Friday, January 1, 2010

Out There, Thataway

The Great Red Spot as seen from Voyager 1 This...

This is the year we were supposed to make contact and if we had listened to Arthur C. Clarke we'd either be on our way or packing for the trip. To Jupiter, that is, where the monolith awaits. Sure, that's science fiction, but so what? Weren't we supposed to be living in the real life equivalent of Walt Disney's Tomorrowland by now? This is the future, isn't it?

Sometimes I wonder. We're still fighting wars over religion, energy is neither cheap nor abundant nor clean, cars continue to run on gasoline for the most part, and we're no closer to colonizing the moon than we were in 1969. It seems to me a lot of things were going to be different. What happened?

For one thing, the Cold War is over. In the 1960s, we were terrified the Russians would place the bomb in outer space, so we had to get there first. Exploration was never really the main point. Sure, it was a part of it, but once we'd taken that small step for mankind, the air began rapidly leaking out of the balloon. We shouldn't be surprised, it's always that way when there's no vision driving our efforts.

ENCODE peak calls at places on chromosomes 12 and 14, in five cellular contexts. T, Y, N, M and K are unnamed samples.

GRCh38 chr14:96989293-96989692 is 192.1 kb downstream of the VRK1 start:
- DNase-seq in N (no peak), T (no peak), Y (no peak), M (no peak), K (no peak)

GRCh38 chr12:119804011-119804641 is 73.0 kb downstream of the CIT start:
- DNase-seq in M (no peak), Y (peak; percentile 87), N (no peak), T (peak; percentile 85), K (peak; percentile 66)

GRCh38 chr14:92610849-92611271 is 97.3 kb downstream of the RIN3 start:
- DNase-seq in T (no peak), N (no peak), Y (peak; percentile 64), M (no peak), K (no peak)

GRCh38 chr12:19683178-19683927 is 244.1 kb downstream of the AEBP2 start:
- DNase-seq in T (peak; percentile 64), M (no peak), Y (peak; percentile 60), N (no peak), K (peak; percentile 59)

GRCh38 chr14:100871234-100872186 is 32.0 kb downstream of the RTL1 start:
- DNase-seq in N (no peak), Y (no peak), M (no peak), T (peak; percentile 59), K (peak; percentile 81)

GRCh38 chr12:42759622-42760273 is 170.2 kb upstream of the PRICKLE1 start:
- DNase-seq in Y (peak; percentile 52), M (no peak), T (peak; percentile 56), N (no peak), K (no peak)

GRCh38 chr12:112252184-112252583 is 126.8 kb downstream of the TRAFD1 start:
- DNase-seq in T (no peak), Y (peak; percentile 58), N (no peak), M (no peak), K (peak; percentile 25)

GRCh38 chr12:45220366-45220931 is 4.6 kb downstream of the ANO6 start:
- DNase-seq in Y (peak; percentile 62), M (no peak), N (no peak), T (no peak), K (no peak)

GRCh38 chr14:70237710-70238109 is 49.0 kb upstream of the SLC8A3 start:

And, ironically, that is where it all begins. Not with economics, not with realism, not with practicality. We've got more of those than we know what to do with. What we need is vision. Without it, the people languish. To transcend limits, to exceed expectations, to reach the unreachable star, we need an overriding sense of what is possible, of what can be achieved if we work hard enough, long enough, and we work together.

Negative thinking looks at political disparities, racial and social inequality, religious fundamentalism, economic restrictions, and tells us the obstacles are too great to hope for anything apart from symptomatic relief. One thing we can count on, as long as our problems are the primary focus of our attention, we'll never get beyond them.

Vision takes everything we face and puts it into perspective. Like bored siblings, we can't keep our hands off each other because we don't have anything else to do with them. We are long past the point where we can indulge our cosmic isolationism. We don't need to go looking for "little green men," but we do need a vision that unites and takes us, in the words of Captain Kirk from Star Trek: The Motion Picture, "out there, thataway."

Robert Kennedy quoted George Bernard Shaw frequently, "Some men see things as they are and say why, I dream things that never were and say, why not?" If the "future" is going to be anything more than literary fantasy we need to get busy asking the same question and then providing some answers.

Our own answers.


(Public domain image of Jupiter's great red spot taken by Voyager I via Wikipedi)
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